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A New Pocket Feature Shows Trending Stories on Google’s Homepage

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The idea of Google Glass still lives on. Photograph by Thomas Trutschel — Photothek via Getty Images

Google and its rival Facebook have transformed into giant media companies in recent years, working with news and video companies as part strategy to encourage consumers to stay on their platforms.

Now, a new feature from read-it-later service Pocket causes Google’s home page to show three trending news stories on its home page—right under its iconic search bar—as well as three “trending topics.” As noted below, it’s unclear if Google is involved in the feature, or if it is solely a Pocket initiative.

The to display trending news topics mirrors what Facebook has been doing in recent months, and will likely provide more grist for the debate over how the companies curate news, and their growing power over the media.

The change to Google’s homepage began to appear this week, though it does not appear to have been rolled out to many users. I discovered it when I opened a new tab in my Chrome browser, but colleagues at Fortune have yet to see something similar.

Here’s a screenshot that shows the Google home page displaying three trending stories, culled from the Financial Times, tech site The Verge, and Ebony magazine:

Google Trending Stories

As you can see, the bottom of the page also presents Google’s choice of trending topics. In this case, they’re about a recent hacking incident at Dropbox as well as items about Alzheimers and Donald Trump.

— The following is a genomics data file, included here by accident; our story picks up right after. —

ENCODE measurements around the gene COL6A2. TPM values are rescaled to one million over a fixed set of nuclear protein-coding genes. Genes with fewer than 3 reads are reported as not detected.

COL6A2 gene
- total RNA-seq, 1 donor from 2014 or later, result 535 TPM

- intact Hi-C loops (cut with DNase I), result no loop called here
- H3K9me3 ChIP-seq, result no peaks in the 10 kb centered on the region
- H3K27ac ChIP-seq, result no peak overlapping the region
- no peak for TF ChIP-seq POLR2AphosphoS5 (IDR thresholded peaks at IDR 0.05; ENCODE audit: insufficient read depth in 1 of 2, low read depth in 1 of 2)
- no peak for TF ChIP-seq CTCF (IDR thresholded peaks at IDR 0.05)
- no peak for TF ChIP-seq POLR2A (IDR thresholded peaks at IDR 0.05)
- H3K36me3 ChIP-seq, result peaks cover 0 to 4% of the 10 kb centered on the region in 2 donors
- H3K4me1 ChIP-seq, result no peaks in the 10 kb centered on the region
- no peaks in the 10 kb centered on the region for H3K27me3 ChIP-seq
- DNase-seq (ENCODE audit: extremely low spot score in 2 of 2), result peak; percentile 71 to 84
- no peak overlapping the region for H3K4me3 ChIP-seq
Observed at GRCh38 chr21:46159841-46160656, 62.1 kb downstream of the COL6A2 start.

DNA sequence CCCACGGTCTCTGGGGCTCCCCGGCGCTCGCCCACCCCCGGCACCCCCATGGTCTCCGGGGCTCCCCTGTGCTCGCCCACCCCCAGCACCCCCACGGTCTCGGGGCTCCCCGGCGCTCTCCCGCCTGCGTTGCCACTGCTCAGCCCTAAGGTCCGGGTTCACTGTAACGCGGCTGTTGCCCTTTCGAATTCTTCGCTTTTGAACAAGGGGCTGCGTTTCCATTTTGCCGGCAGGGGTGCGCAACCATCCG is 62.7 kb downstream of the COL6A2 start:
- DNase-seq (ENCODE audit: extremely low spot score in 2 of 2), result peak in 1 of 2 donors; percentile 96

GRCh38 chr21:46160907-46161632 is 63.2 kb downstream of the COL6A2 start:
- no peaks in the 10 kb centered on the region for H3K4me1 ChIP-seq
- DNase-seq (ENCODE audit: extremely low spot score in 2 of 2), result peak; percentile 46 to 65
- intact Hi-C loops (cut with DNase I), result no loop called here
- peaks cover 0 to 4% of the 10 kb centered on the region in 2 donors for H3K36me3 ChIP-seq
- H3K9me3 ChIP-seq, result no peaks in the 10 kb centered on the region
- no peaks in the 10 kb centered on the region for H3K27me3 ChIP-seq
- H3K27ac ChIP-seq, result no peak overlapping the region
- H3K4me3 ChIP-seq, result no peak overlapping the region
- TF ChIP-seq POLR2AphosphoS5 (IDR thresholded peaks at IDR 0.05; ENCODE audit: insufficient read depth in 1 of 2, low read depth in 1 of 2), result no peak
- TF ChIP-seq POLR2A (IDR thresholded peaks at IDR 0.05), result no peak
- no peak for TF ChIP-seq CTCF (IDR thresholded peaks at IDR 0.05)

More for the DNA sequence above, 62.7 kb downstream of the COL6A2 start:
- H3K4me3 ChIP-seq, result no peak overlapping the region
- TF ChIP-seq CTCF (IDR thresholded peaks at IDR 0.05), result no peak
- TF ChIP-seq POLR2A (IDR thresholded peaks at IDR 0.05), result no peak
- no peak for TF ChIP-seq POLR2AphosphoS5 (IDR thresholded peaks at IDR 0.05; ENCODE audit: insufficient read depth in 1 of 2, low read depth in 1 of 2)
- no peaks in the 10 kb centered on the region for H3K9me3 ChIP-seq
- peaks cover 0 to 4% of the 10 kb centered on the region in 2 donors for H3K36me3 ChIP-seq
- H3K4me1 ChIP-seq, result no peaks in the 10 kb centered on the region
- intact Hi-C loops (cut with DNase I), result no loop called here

If you click on the “view more stories” link, the page takes you a series of other articles that are currently popular on Pocket, a service that lets you store articles on the web and read them later. Note that a small image of Pocket’s logo also appears the news story on the right.

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It occurred to me that I downloaded Pocket months ago, and that it comes with a Chrome browser extension to save articles. Since then, I had pretty much forgotten about it (like many people I ended up storing articles but not returning to read them) until the change to Google’s homepage.

Neither Google nor Pocket immediately replied to my request for comment about the news feature, but Verge editor Dan Seifert says this is solely Pocket’s doing (I had earlier speculated this was driven by Google):

The new Pocket-driven “trending stories” comes the same week after its main rival, Instapaper, was acquired by another giant web platform, Pinterest, earlier this week.

This story was updated at 11:30am ET to reflect that the trending stories feature appears to be a Pocket initiative; an earlier version said Google was behind the change.